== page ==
Unveiling the $10 million Delaware Park casino renovation – The News Journal

Were there showgirls? Yes, there were showgirls, glitteringly bedazzled in costumes that were otherwise a blizzard of white, festooned like swans with snowy feathers.
There was confetti. There was a broad ribbon that existed only to be cut. And then there were the Mummers, large men buried beneath unconvincing orange wigs and dressed like Christmas trees or technicolor jesters, with maybe a back-pack made from a stand-up bass.
The assembled press stood gamely by, as did officials from the Delaware Lottery.
And if this all seemed festive for 9 a.m. on a Thursday, maybe there was good reason.
Jan. 25 was grand reopening day for the Delaware Park casino. After a year and $10 million in renovations, a Stanton casino formerly known for its dark carpets, its orange light and long banks of slot machines, had fully leaped into the new millennium with a first-floor renovation inspired by the glamour of modern Sin City.
“We’re bringing Vegas inspiration right here in Delaware,” announced Terry Glebocki, president and general manager of Delaware Park Casino & Racing, which was first founded as a racetrack in 1937.
The recent renovation began at the beginning of 2023, a little over a year after Delaware Park changed ownership. The Rickman family, which had controlled the racetrack and casino for almost four decades, sold the facility to a joint venture between Rubico Gaming and a private equity firm called Clairvest Group.
Last year:$10 million renovation boosts Delaware Park casino. Here’s what’s new.
Now, finally, the renovation is almost complete.
Glebocki, standing in front of a bank of slot machines, said the space where she stood was once an ill-used and mostly vacant room reserved for back-of-house staff.
“We stored some scissor lifts in it,” she said, inspiring laughter. Now, she said, the slot machines they’ve added here are premium machines that would be the envy of other casinos.
“On social media they’d say ‘If you know, you know,’” she said. “People love these machines. Nobody can compete with the amount of premium slot product we have right here on our floor.”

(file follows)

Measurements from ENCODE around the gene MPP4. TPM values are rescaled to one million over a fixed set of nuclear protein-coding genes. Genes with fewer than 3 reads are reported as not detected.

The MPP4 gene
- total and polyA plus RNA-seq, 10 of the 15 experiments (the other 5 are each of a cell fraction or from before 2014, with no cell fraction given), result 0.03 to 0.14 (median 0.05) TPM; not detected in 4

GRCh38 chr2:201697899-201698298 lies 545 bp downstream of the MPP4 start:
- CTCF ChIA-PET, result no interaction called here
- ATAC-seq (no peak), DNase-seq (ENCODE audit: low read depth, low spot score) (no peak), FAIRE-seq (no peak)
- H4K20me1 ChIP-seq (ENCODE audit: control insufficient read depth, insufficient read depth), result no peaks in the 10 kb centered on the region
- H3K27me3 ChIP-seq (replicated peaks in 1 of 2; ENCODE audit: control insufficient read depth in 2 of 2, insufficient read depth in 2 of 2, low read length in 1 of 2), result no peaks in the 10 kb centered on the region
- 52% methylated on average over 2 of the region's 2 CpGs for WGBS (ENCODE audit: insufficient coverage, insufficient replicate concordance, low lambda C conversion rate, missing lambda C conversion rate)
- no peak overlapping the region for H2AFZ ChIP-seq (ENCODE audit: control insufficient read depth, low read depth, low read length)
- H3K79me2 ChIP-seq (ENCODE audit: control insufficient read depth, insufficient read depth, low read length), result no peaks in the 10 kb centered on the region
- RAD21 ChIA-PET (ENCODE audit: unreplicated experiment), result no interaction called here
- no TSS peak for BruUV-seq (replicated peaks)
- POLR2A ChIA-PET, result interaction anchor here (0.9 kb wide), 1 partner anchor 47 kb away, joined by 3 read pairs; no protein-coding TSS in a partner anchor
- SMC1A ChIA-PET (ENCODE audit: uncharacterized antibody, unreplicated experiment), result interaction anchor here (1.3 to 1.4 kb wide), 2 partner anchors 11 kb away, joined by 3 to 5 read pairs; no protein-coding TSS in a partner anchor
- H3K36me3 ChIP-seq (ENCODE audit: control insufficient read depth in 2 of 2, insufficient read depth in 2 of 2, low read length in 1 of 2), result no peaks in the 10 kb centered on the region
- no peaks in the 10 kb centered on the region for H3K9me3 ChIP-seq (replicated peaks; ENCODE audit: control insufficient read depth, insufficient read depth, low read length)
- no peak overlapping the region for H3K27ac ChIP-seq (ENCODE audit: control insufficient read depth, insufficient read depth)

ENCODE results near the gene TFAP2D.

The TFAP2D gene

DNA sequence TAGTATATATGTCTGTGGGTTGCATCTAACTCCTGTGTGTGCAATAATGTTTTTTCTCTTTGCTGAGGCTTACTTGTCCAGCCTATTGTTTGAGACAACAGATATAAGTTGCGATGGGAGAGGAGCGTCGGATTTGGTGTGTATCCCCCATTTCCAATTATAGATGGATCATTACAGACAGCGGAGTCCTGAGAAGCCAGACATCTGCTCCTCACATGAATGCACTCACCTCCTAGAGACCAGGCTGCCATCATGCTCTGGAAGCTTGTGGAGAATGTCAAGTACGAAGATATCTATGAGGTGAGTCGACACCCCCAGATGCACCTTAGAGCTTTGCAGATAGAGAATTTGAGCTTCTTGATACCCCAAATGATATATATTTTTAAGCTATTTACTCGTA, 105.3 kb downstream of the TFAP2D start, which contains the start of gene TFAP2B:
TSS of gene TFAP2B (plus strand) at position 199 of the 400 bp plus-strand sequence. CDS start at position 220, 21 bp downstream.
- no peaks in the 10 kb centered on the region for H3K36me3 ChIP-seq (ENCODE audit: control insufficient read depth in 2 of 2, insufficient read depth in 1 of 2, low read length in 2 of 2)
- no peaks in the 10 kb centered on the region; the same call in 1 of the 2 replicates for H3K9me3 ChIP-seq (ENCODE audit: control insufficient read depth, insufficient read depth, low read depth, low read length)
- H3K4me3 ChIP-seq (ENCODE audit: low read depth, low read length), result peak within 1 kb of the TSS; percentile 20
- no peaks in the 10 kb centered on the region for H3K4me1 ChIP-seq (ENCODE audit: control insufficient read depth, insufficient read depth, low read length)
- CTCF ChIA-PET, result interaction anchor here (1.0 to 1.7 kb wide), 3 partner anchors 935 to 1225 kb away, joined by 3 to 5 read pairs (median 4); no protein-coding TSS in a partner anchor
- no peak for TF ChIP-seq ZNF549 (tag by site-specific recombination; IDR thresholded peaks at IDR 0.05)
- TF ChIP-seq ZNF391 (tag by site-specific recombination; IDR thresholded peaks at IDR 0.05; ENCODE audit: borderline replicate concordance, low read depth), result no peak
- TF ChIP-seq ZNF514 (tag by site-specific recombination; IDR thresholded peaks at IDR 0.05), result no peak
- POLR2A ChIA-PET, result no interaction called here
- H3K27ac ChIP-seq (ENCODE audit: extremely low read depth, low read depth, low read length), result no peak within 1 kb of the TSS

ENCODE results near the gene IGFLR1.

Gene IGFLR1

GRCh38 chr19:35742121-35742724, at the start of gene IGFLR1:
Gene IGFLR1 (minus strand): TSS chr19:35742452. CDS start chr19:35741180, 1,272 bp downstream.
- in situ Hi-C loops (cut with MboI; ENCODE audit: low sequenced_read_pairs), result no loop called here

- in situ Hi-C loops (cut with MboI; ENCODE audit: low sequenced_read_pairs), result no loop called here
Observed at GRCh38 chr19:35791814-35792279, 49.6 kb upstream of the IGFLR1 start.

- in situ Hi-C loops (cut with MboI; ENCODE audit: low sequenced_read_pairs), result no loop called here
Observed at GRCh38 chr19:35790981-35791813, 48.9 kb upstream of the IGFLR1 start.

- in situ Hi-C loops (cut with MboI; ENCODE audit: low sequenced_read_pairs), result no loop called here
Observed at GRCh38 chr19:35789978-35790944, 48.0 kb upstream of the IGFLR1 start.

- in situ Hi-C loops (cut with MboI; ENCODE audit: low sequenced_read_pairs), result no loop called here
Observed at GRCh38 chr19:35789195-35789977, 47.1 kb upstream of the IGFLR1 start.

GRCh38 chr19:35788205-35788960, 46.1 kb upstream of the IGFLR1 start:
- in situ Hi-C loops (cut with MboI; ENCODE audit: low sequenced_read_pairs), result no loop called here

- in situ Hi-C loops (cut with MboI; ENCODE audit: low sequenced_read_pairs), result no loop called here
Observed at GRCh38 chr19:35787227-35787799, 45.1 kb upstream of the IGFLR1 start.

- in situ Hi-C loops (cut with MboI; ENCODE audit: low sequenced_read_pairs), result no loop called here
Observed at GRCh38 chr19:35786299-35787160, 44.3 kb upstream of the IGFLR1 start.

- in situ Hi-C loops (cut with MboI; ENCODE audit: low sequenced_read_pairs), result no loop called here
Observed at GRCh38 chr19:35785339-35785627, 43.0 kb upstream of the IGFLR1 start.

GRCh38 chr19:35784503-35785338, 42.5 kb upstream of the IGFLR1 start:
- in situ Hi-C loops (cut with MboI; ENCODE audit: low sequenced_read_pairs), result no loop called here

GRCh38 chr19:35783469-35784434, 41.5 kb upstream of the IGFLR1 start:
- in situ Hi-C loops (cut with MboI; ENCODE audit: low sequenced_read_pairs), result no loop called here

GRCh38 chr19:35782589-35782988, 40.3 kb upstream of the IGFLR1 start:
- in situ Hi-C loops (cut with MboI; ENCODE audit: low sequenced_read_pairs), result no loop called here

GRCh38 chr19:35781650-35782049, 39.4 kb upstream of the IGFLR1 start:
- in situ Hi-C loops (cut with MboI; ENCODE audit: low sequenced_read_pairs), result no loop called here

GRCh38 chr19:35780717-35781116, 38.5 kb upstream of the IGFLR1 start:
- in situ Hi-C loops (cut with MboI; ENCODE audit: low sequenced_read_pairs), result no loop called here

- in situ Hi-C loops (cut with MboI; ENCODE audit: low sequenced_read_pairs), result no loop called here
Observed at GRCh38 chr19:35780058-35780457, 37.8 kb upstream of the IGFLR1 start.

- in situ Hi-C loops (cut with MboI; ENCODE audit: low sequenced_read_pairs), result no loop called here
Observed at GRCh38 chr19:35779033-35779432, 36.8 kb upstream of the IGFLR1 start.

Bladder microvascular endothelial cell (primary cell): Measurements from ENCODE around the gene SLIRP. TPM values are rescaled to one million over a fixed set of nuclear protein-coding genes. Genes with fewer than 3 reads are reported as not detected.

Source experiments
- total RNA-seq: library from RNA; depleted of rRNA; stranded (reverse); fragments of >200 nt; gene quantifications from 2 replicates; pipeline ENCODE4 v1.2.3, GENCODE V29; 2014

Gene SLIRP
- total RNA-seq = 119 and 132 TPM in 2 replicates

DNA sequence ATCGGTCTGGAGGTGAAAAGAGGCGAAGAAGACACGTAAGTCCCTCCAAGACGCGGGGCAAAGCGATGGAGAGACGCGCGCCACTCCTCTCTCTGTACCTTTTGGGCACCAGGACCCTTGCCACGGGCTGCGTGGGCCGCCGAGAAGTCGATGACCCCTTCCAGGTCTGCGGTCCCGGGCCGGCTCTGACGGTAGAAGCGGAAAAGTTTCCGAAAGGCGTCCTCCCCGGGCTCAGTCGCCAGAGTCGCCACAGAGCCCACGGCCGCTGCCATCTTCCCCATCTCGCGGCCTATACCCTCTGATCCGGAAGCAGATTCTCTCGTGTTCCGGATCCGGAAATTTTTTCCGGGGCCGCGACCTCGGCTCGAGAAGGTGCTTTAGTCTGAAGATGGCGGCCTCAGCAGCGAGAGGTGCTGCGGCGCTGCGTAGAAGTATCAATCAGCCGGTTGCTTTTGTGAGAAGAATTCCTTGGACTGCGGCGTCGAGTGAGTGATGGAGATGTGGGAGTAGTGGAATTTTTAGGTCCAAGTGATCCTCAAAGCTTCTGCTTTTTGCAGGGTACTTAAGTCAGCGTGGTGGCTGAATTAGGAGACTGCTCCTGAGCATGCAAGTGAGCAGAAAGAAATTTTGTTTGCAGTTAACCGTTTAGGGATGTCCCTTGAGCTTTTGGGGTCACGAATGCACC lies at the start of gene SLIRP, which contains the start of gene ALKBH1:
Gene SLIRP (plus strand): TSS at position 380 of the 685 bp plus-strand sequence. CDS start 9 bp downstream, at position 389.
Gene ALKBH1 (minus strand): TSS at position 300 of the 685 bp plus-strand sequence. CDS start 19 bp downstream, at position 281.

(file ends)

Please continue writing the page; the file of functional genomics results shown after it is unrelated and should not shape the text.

What does a Vegas-inspired renovation in Delaware mean?
In part, it means glitzy carpets busy enough to stress out a bee. It means brighter lights, and bright bar surfaces with slot machines embedded inside. It means brighter everything. There’s a glass menagerie of chandeliers, and about 1,500 new gaming machines spread out across an expanded and opened-out floor space
There’s a new suite of high-roller games and a mess of new food that includes slow-cooked brisket cheesesteaks and bowls of Vietnamese pho.
There’s a bank of baccarat tables — a game wildly popular in China and across Southeast Asia, especially in gambling-fueled Macau. There’s late night “pan-Asian” food from a new late-night fast-casual spot called Foo Noodle.
Delaware Park is also newly open on Christmas, a popular day for Asian Americans to drop everything and hit the slots.
The casino offers blackjack tables, of course: the kind where you touch the cards and turn them over. But there are also video blackjack tables with a televised female robo-host who offers a reasonable facsimile of looking bored when no players are present. She looks nervously from side to side before smiling and asking, perhaps too suggestively, “Don’t you want to play with me?”
And there are bank after bank of what slots manager Andrew Gomeringer assures us are the most in-demand slot machines in the country. Lightning Buffalo Link slots. NFL slots. Dragon Link and Monopoly slots. If you know, you know.